Every patch of green space is precious in SoMa, with District 6 containing less than 0.17 acres per 1,000 residents. (The average is three acres per 1,000 people in the city.)
Now that developers are talking about building two high-rises that would cast shadows over Rincon Park—known for its Cupid's Span sculpture by Claes Oldenburg and Coosje van Bruggen—neighbors have formed a group called Save Rincon Park. They've enlisted the help of the same community organizers who have so far successfully fought the building of 8 Washington, a contentious condo project proposed for the Embarcadero and Washington Street.
Though the park is not in danger of disappearing, and waterfront parks are exempt from the city's "Sunlight Ordinance," the group would like to see one tower, at 160 Folsom St., stay within the height limit of 300 feet (developers want 400) and "step down" as it approaches the waterfront. And they'd like to see a proposed 240-foot tower at 75 Howard St. stick to a 200-foot limit or less and also step down in order to minimize shadows. (Note: 75 Howard spokesman Alex Clemens states that "the project sponsor is now proposing a 220 foot proposal – exactly what existing city zoning allows at this site.")
Right now, most of the 160 Folsom lot is a parking lot, and all of 75 Howard is a 91-foot, seven-story parking garage.
A press conference was held at Rincon Park on Thursday morning, and the kick-off meeting of Save Rincon Park took place from about 7–8pm Wednesday in the community room of the Infinity Towers condos at 301 Main St. Infinity resident Jerry Dodson opened the meeting by showing renderings of the shadows the buildings would cast over the park and talking about the impacts.
After he spoke, former mayor Art Agnos—who was an outspoken critic of 8 Washington—addressed the room, giving a talk about his roots as the son of a Greek immigrant who came to San Francisco for "the chance to be something I could never be in the city I came from, which is Springfield, Illinois." He talked about how someone making $140,000 a year can't support a family here anymore, and how the opportunities he had when he moved here are threatened by development policies and by out-of-town developers who make money and take it back to the "home office" in New York, Los Angeles or elsewhere. (The developers of neither 75 Howard nor 160 Folsom are local.)
Agnos outlined a brief history of development in San Francisco, a talk familiar to anyone who'd heard him speak at 8 Washington rallies and fundraisers. At one point, he said a 5,000-car Ford dealership was nearly built on the waterfront south of the Ferry Building. "What do you think stopped it?," he asked. "People like you. You said, 'Hell, no; that's not what we want on our waterfront." He praised projects like the rehabilitation of Piers 1 1/2, 3 and 5 (which, incidentally, was undertaken by Pacific Waterfront Partners, the same developer behind 8 Washington). And he applauded the recent news that the San Francisco Giants will devote 40 percent of the 1,500 units at its Mission Rock project to affordable housing, then concluded by telling the crowd to organize.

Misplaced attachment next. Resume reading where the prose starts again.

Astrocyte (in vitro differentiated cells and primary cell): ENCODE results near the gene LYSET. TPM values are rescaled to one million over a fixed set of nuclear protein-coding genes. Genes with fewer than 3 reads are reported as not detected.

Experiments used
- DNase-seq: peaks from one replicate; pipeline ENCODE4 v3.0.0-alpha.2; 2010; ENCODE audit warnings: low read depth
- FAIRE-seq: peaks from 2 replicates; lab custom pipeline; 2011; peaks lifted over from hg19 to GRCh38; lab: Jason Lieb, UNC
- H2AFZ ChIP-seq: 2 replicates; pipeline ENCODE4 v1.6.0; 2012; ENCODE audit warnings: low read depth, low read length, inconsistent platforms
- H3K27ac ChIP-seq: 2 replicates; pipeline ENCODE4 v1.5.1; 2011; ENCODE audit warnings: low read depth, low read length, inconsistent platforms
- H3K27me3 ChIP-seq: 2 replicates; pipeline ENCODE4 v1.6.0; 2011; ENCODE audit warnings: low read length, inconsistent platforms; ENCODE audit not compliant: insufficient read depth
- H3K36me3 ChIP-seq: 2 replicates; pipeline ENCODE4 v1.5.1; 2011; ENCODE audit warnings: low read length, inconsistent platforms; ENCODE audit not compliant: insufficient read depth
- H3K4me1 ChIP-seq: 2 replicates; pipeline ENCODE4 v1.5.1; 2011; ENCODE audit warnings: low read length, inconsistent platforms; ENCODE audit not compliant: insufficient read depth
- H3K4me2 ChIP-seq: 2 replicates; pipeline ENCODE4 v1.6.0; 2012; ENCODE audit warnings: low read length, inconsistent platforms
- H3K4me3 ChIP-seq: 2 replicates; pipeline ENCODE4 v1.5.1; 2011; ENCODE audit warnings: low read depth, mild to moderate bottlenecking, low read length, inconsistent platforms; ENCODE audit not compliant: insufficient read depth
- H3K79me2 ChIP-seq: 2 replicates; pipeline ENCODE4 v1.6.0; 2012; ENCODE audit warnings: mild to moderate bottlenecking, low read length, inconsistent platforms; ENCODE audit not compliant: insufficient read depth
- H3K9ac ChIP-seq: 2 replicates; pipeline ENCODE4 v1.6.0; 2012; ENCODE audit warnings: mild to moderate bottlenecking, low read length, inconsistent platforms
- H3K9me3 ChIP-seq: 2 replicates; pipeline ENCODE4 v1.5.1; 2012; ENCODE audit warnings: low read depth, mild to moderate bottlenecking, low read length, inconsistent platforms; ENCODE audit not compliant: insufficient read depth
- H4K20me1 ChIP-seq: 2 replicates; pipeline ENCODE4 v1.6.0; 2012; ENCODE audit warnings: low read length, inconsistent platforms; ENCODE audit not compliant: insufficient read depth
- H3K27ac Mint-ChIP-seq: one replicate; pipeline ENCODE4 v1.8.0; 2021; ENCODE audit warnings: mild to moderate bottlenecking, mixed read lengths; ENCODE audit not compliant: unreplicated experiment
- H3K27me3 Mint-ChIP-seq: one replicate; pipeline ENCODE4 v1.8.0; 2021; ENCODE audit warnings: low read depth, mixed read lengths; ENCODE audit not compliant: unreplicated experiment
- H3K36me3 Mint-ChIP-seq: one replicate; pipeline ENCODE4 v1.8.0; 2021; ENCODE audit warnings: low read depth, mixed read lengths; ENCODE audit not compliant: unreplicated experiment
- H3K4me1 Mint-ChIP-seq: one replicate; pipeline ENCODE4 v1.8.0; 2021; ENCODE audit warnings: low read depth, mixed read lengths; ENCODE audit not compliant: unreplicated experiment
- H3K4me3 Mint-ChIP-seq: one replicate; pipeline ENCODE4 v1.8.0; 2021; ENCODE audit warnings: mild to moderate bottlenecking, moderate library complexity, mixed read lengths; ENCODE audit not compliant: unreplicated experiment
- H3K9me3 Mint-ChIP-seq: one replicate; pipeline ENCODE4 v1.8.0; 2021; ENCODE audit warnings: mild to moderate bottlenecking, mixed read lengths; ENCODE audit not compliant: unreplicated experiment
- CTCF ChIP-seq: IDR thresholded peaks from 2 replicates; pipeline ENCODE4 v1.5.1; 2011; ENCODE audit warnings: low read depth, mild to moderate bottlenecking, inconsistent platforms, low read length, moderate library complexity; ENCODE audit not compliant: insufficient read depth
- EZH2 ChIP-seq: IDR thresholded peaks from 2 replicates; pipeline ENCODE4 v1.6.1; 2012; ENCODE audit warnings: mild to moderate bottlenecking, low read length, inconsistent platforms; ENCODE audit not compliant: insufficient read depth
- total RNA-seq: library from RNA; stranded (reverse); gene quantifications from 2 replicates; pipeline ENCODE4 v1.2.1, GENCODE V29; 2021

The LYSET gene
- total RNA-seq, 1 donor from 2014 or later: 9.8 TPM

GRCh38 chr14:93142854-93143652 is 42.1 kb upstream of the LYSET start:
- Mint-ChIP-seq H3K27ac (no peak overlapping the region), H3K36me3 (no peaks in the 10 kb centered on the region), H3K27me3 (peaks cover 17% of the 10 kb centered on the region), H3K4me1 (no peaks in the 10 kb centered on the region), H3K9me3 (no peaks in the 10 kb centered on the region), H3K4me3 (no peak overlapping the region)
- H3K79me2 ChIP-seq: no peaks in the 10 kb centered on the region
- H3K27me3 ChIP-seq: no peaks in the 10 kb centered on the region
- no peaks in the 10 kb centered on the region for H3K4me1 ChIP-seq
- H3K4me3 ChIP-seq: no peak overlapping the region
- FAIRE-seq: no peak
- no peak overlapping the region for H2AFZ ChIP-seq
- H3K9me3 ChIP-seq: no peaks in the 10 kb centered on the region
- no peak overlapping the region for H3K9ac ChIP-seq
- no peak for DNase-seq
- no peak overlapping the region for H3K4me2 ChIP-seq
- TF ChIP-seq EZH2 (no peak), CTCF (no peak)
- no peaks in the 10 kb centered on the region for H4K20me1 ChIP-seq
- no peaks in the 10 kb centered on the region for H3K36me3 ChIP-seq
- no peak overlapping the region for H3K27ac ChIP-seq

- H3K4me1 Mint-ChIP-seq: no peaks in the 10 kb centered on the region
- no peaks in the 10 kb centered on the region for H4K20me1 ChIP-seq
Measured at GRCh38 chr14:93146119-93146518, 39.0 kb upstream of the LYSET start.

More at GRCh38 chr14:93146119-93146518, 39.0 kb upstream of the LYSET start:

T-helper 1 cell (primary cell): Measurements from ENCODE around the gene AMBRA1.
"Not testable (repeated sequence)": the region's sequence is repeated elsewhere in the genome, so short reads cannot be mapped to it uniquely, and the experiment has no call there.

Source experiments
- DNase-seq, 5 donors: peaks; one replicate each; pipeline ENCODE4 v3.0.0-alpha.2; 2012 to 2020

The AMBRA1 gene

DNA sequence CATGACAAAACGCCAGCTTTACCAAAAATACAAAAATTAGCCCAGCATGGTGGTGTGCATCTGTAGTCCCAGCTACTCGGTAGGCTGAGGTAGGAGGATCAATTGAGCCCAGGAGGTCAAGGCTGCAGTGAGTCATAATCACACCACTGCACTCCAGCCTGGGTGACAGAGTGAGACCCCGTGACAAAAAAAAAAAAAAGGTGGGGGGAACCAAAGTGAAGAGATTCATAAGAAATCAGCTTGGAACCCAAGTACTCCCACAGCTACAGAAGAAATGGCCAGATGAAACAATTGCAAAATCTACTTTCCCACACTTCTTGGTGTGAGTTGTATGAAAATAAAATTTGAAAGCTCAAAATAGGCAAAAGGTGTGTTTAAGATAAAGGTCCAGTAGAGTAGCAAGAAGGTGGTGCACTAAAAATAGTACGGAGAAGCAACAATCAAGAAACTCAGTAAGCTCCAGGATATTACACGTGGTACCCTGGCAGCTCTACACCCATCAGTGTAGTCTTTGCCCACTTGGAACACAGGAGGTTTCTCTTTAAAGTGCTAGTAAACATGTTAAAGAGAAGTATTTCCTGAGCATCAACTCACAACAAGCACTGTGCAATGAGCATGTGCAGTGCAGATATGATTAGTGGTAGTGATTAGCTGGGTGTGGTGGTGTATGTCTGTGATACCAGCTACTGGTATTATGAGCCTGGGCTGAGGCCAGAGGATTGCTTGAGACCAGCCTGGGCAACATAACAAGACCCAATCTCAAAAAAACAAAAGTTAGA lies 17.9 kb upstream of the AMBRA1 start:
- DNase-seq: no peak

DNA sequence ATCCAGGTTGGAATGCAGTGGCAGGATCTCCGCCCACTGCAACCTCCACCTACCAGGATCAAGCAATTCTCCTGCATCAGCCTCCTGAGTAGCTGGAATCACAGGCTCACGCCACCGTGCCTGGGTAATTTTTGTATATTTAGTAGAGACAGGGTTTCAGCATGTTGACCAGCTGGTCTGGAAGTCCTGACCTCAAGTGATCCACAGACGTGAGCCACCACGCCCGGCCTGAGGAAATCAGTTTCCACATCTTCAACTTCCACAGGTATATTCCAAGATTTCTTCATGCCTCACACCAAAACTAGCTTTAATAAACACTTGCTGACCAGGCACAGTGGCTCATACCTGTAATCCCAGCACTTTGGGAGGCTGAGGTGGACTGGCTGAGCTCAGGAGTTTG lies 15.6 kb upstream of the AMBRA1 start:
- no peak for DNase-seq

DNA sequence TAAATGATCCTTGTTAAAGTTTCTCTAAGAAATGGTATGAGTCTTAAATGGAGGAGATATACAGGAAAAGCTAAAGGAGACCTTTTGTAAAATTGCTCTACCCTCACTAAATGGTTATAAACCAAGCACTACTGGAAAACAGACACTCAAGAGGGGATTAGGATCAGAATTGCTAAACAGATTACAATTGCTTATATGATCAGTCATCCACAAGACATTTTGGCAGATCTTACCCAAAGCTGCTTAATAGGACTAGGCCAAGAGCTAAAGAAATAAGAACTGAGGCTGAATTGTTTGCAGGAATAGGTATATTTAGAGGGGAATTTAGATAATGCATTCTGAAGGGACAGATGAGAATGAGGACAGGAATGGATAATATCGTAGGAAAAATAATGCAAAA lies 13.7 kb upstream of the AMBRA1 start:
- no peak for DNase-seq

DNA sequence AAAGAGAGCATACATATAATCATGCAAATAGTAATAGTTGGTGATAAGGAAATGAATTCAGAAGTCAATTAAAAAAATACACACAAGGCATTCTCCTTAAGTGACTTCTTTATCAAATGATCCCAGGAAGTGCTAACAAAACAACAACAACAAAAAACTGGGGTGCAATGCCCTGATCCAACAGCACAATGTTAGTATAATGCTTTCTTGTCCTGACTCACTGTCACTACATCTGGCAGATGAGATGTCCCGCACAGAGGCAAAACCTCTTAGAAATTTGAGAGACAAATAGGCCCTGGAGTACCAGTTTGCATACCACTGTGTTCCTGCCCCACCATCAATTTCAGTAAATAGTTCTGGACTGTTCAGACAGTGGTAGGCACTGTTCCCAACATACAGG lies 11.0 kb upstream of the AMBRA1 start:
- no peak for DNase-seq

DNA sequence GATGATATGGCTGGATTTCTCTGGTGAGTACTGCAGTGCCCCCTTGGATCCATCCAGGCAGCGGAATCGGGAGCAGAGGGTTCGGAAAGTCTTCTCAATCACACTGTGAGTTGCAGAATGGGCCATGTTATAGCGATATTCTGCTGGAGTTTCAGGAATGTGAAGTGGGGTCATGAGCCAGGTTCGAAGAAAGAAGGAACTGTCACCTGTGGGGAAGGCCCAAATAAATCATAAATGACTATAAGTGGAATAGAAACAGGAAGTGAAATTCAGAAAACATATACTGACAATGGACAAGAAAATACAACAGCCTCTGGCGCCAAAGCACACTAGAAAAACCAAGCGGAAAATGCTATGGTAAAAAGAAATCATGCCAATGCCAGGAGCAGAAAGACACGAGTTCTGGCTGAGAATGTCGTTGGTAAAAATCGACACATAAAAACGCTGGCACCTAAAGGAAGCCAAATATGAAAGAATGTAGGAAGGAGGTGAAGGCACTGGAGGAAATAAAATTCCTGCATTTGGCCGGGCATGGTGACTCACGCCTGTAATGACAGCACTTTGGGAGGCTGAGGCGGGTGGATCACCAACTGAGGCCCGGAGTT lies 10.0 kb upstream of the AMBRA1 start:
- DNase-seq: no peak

Environmental attorney Jon Golinger and a leader of the No Wall on the Waterfront campaign, which was a powerhouse in helping get Proposition B passed to give voters the right to OK height limit increases on the waterfront, spoke after Agnos. He explained that the Sunlight Ordinance, enacted when Proposition K was passed in 1984, doesn't apply to the waterfront parks because they didn't exist back then (Rincon Park opened in 2002). "Buildings have already started to be built that shadow that park," he said. But now, neighbors can encourage developers going forward to "bring the projects down to a reasonable height." If not, he said, they can fight it at the Planning Commission and the Board of Supervisors, and eventually, if needed, take it to the voters.
One woman asked if it made sense to move forward with development at all, given the four-year drought. Golinger replied, "The infrastructure to support all of this new development is an afterthought at this point," including water and transportation.
A man asked Agnos, "Would you support these variances if there were increases in affordable housing?" Agnos said no, not at the cost of livability and inclusiveness. "At 160 [Folsom], they’ve got a new trick," he said. "We’ve got poor floors and rich floors; we’ve got poor doors and rich doors.” Or, they reserve the lowest floors for affordable units. "Bullshit," he concluded.
Another person asked, "So where’s our actual leverage right now?" Golinger said, "Organize, organize, organize. Let the developers know people are paying attention," along with policymakers.
Golinger also mentioned that, contrary to what some believe, even if 160 Folsom is allowed to exceed the height limit by 100 more feet, it won't be adding a greater percentage of affordable housing. He stated that that project is mostly on state redevelopment land, which is public, so the mandate is 35 percent affordable units (as opposed to 12 percent, or 15 percent off-site, for private land). The developers of 75 Howard St. don't plan to include any on-site affordable units.
Agnos told the group, "You are on the shoulders of what [Golinger] and the neighbors to the north did on 8 Washington. They were David going up against Goliath ... We clobbered them at the polls. That has built a kind of credibility for citizen groups such as yourself to build on."
Other groups supporting the effort include the Sierra Club, Coalition for San Francisco Neighborhoods, Affordable Housing Alliance and the Harvey Milk LGBT Democratic Club. We'll keep you updated as plans for the waterfront development proceed.
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